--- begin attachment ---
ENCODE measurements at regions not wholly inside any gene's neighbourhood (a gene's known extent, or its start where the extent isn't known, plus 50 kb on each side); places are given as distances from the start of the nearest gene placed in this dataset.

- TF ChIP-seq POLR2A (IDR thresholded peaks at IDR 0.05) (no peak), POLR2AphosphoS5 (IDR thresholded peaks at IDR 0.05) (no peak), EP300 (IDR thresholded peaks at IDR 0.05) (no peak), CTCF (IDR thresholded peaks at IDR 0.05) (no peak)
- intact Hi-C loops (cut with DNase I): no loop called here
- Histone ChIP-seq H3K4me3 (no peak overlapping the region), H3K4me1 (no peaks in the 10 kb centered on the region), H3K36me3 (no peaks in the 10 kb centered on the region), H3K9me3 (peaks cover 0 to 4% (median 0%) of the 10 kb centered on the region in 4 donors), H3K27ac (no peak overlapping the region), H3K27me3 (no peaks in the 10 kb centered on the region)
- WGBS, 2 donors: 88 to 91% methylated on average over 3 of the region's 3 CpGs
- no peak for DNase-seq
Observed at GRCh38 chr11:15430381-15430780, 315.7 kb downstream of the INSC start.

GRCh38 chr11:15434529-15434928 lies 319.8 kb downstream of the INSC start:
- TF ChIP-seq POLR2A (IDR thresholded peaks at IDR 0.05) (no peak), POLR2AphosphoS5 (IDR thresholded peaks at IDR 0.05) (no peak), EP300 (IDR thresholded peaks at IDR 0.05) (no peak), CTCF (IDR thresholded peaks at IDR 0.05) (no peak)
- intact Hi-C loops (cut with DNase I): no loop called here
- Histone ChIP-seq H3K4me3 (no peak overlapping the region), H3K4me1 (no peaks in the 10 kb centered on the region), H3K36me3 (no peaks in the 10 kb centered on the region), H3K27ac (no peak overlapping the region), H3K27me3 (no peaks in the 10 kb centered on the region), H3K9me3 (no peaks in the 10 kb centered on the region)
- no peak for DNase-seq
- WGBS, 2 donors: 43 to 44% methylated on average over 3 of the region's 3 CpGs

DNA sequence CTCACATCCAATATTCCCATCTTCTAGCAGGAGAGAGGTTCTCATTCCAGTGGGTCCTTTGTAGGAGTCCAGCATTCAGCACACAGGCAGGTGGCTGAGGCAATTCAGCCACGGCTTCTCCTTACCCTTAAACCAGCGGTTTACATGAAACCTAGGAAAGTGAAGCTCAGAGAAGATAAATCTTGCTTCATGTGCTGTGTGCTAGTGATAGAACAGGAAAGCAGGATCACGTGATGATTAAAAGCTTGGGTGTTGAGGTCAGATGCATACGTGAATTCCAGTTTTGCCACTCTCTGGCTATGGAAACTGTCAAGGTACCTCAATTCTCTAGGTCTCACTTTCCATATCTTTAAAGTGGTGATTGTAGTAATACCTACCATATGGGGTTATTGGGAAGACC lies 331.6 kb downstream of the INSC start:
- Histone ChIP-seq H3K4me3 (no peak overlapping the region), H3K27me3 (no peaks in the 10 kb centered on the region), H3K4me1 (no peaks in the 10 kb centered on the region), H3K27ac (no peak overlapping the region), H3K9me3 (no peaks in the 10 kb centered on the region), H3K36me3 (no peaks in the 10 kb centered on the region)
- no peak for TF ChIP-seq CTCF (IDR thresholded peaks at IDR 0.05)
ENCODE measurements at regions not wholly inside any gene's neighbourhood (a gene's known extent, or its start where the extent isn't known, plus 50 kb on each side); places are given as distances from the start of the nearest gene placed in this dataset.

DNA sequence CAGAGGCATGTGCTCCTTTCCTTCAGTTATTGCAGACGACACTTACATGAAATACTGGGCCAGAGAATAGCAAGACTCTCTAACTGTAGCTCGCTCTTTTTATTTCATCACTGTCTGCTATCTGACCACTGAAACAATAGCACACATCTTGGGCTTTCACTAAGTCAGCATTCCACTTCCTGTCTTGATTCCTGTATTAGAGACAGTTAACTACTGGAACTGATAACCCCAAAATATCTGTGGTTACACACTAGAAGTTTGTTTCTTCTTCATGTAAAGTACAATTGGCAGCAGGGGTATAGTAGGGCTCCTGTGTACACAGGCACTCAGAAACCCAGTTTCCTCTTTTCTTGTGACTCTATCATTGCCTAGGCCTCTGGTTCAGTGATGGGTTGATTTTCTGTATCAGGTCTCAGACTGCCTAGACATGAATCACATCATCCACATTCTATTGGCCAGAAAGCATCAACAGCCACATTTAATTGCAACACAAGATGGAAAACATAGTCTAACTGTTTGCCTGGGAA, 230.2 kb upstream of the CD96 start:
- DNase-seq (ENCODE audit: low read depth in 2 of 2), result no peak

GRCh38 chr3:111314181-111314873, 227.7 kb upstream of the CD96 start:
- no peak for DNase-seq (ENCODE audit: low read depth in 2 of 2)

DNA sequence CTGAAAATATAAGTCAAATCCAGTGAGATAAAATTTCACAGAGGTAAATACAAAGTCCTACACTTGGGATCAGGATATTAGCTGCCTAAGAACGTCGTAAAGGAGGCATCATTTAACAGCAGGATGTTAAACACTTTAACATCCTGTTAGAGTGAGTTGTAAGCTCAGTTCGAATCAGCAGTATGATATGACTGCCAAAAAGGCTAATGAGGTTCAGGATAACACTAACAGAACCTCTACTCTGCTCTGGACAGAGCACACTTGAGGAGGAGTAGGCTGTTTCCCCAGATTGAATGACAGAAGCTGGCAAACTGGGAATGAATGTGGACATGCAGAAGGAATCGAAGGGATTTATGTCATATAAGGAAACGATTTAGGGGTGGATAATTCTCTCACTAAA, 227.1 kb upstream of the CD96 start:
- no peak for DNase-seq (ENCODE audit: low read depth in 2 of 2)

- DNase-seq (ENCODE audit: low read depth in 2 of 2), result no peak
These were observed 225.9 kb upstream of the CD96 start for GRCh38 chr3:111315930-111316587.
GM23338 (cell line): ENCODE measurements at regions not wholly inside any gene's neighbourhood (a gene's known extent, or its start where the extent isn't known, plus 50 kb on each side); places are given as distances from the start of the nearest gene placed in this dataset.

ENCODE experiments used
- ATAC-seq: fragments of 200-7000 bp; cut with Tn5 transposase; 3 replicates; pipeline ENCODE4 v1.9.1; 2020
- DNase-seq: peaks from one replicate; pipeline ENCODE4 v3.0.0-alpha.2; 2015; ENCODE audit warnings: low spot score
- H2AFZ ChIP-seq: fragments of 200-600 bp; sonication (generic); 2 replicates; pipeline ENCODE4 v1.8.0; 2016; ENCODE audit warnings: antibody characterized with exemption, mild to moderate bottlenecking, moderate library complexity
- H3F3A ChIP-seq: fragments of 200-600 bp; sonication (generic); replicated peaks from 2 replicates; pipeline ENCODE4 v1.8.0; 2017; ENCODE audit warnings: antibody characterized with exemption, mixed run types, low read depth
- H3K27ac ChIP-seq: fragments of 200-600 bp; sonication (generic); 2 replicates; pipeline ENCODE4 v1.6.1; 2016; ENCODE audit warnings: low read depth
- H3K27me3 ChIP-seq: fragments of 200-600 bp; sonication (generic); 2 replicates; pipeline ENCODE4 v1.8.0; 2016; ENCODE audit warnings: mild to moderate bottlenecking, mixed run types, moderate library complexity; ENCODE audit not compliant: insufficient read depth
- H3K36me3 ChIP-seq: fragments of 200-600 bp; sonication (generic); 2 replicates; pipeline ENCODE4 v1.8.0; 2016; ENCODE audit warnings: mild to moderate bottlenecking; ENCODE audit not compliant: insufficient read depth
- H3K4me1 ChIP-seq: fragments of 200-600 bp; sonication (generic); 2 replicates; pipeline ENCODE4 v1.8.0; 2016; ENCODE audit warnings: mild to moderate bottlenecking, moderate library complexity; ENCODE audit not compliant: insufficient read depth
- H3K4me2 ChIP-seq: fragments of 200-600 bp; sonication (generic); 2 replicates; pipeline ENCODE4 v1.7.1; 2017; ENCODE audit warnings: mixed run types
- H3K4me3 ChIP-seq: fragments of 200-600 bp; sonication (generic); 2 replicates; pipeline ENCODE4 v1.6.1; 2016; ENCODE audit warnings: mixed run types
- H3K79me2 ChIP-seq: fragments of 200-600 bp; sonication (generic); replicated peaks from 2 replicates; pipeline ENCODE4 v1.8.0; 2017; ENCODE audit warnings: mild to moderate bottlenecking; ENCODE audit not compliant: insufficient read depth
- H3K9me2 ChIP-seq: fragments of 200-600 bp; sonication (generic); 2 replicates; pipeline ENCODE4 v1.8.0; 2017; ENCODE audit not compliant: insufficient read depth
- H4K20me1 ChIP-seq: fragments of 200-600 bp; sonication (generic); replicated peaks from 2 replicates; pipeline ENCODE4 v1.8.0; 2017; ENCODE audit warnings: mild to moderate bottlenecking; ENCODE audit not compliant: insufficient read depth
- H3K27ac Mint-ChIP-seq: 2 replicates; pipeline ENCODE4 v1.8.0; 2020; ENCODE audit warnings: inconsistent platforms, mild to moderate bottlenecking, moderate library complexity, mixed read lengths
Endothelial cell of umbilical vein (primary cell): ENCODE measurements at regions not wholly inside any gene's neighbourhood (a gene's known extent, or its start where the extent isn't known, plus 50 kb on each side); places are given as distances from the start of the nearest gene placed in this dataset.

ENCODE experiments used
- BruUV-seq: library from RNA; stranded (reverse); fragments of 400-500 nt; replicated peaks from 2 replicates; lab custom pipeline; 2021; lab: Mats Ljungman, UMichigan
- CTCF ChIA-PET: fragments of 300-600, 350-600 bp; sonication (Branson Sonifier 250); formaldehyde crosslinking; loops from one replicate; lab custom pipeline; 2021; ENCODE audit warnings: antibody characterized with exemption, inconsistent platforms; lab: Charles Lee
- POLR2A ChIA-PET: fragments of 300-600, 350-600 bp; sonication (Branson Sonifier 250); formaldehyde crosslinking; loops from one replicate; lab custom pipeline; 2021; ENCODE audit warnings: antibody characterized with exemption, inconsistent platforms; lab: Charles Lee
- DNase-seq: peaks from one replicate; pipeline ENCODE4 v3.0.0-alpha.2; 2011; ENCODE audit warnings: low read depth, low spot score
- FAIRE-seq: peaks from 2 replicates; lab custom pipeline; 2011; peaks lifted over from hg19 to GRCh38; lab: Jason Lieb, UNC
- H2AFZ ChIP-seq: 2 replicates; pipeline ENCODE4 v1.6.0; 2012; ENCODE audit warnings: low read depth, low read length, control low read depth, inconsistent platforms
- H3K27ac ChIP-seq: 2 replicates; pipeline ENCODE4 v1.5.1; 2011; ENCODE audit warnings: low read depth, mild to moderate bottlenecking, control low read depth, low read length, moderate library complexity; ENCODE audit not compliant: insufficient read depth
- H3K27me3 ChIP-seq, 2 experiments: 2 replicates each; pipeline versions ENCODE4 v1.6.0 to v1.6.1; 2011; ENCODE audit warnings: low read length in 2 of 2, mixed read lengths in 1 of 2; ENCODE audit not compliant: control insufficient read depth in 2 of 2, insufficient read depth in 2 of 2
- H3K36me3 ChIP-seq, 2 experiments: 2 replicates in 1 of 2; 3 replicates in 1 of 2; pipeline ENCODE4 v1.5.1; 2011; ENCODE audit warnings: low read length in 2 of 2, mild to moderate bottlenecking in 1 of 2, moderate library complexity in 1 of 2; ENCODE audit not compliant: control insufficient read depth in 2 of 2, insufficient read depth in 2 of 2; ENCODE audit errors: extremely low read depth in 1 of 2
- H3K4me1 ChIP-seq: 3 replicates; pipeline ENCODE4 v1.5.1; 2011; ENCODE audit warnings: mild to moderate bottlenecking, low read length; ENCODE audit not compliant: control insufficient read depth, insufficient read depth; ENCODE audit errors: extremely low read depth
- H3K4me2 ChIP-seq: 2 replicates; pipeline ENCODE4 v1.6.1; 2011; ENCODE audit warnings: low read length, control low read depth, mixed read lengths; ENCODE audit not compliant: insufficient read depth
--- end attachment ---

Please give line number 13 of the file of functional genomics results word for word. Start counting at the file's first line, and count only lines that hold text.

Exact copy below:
- WGBS, 2 donors: 43 to 44% methylated on average over 3 of the region's 3 CpGs